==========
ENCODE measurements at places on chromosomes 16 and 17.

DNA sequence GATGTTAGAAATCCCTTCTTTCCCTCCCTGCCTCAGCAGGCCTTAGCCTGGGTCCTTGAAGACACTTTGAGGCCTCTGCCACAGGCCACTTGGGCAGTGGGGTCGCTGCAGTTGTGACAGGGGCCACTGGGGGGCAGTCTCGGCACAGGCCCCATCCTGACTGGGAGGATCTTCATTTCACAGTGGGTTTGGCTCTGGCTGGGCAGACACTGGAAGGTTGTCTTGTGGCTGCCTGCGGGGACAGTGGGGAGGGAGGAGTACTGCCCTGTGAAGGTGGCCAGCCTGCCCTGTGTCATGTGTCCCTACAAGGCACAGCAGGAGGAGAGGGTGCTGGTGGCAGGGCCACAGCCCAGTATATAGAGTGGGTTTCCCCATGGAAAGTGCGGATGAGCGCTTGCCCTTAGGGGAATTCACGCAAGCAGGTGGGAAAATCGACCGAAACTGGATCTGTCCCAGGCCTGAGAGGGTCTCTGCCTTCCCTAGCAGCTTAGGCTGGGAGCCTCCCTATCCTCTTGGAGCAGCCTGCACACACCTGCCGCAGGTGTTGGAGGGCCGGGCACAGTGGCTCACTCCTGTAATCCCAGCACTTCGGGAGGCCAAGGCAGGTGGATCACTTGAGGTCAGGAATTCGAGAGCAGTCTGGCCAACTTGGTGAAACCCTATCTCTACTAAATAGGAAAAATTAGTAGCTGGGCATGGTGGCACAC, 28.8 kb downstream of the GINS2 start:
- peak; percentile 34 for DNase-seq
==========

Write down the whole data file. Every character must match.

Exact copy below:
ENCODE measurements at places on chromosomes 16 and 17.

DNA sequence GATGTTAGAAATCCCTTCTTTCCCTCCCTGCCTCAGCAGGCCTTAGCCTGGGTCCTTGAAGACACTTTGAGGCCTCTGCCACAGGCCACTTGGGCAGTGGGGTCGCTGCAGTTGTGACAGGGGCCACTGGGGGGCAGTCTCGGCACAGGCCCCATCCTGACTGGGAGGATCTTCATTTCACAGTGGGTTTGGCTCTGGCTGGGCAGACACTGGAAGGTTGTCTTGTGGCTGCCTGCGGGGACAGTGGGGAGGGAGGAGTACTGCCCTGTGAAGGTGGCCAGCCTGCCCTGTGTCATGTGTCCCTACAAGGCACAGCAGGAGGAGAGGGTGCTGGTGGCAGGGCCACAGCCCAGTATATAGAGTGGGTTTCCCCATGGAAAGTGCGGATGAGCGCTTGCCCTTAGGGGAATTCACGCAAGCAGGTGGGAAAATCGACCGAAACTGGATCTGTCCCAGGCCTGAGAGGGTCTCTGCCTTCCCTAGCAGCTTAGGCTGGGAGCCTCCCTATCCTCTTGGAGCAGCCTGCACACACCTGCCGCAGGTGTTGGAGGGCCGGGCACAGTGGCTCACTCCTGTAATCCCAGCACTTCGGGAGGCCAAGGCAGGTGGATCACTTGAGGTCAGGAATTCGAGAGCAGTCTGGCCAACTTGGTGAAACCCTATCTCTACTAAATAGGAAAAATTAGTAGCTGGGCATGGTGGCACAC, 28.8 kb downstream of the GINS2 start:
- peak; percentile 34 for DNase-seq